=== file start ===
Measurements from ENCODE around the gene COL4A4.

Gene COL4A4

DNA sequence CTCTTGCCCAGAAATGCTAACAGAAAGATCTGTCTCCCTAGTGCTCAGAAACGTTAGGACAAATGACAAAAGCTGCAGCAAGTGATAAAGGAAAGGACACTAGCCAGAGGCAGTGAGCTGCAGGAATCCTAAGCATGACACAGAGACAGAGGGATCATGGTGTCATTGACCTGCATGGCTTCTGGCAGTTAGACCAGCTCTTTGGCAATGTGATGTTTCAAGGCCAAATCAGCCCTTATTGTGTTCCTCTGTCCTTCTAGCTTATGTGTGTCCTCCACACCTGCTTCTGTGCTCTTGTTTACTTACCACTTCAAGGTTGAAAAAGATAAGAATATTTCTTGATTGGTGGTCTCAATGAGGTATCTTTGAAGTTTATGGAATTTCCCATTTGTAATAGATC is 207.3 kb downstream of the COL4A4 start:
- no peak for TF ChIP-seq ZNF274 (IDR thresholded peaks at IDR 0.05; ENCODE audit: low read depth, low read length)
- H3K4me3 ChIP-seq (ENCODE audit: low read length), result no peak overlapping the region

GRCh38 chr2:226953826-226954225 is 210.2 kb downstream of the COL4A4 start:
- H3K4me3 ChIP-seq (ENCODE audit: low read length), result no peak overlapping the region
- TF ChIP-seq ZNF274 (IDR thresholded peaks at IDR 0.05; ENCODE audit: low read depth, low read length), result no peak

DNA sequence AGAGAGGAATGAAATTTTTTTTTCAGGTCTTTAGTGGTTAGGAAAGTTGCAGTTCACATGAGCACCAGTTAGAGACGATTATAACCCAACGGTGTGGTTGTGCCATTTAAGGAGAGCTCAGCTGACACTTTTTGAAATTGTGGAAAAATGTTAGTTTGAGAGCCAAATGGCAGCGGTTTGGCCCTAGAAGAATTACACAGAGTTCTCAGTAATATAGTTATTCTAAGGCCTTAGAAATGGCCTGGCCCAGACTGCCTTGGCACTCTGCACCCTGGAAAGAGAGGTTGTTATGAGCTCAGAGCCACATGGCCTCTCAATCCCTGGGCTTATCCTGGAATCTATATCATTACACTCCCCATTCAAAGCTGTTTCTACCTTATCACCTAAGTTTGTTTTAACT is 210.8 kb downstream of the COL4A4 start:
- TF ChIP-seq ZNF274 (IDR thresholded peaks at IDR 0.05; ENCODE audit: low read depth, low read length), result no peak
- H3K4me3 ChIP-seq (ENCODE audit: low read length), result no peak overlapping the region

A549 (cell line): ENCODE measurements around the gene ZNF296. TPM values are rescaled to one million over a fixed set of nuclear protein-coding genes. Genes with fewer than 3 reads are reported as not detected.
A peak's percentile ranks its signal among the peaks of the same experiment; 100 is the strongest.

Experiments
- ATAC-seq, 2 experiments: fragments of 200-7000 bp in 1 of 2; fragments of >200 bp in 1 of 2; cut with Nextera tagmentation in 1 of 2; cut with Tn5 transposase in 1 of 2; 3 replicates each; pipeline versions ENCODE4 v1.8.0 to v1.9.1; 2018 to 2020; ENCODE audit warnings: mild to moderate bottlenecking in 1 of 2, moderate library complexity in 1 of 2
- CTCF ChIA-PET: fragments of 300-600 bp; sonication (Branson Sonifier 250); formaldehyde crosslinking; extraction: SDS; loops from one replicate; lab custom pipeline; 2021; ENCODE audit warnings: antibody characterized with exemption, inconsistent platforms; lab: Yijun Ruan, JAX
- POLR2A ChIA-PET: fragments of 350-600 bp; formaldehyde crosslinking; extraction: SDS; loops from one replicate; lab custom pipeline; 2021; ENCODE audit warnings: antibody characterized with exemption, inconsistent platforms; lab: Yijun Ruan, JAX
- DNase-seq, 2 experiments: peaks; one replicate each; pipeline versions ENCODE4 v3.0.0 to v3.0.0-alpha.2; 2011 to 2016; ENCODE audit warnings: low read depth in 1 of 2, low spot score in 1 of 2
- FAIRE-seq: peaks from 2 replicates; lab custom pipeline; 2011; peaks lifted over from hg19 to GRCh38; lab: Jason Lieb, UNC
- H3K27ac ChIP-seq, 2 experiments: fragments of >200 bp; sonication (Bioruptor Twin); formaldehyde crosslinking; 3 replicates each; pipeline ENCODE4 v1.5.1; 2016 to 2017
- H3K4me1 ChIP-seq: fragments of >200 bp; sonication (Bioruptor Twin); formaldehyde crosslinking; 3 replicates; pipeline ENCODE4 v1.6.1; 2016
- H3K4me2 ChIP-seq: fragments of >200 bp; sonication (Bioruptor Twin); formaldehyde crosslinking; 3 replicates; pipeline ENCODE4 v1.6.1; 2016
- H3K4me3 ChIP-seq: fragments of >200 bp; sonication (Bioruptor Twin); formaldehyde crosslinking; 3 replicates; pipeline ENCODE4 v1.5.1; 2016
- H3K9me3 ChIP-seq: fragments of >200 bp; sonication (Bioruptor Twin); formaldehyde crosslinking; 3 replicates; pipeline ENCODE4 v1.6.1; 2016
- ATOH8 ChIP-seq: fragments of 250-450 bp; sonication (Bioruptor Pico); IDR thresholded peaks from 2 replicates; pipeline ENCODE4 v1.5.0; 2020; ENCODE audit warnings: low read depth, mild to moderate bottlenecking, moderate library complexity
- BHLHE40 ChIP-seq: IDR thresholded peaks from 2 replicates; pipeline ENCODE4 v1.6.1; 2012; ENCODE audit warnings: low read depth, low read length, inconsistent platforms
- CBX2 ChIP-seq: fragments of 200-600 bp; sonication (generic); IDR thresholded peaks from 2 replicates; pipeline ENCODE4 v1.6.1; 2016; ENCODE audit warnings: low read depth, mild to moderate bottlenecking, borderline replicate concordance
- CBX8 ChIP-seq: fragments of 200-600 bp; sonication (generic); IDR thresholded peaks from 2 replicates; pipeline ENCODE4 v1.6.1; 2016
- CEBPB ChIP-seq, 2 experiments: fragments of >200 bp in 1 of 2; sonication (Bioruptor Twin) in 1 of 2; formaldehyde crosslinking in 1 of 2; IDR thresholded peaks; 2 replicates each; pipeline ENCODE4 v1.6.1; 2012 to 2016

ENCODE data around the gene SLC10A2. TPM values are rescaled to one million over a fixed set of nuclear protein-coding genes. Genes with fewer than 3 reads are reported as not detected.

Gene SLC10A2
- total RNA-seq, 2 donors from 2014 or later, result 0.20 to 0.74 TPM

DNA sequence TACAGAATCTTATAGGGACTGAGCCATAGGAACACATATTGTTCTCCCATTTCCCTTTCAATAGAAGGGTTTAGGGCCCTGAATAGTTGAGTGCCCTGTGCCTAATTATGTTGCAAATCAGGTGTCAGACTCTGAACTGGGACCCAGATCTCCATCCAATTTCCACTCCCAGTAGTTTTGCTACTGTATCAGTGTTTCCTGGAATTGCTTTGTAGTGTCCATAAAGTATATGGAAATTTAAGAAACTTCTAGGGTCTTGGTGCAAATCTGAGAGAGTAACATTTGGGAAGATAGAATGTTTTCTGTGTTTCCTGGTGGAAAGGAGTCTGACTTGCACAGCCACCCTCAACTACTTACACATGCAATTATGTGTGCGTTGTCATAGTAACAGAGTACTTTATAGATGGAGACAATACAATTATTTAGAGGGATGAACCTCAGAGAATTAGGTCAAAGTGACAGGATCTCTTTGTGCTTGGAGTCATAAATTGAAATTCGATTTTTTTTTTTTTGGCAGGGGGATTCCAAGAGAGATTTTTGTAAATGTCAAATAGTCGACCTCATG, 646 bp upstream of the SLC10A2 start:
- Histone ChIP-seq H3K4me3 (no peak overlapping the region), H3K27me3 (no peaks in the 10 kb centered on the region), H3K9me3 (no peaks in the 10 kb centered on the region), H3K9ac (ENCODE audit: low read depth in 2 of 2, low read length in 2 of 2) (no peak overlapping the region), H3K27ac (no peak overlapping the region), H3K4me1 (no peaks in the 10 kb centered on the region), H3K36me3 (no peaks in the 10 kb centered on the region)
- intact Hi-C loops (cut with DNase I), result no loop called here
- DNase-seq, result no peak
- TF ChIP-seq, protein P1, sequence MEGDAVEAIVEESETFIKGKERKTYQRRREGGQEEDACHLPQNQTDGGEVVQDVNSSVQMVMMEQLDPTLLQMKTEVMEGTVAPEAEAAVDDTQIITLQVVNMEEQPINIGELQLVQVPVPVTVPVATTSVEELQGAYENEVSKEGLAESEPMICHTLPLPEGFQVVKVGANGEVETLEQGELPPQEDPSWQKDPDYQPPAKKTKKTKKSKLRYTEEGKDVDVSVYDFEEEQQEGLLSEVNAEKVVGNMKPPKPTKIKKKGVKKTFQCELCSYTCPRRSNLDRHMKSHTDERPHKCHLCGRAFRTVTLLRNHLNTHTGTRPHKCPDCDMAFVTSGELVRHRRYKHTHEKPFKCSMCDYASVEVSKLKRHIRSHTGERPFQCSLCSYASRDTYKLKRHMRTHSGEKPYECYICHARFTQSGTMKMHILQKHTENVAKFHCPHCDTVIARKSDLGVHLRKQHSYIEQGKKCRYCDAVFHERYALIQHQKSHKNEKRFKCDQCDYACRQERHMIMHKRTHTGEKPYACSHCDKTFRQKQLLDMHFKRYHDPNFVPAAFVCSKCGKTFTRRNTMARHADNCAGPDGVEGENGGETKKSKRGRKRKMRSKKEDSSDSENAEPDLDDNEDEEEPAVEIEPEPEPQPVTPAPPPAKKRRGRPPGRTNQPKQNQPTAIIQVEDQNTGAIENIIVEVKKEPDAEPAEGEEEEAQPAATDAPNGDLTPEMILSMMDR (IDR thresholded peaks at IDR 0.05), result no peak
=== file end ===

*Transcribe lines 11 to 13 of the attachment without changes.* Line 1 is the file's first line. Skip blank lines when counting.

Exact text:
- H3K4me3 ChIP-seq (ENCODE audit: low read length), result no peak overlapping the region

A549 (cell line): ENCODE measurements around the gene ZNF296. TPM values are rescaled to one million over a fixed set of nuclear protein-coding genes. Genes with fewer than 3 reads are reported as not detected.
A peak's percentile ranks its signal among the peaks of the same experiment; 100 is the strongest.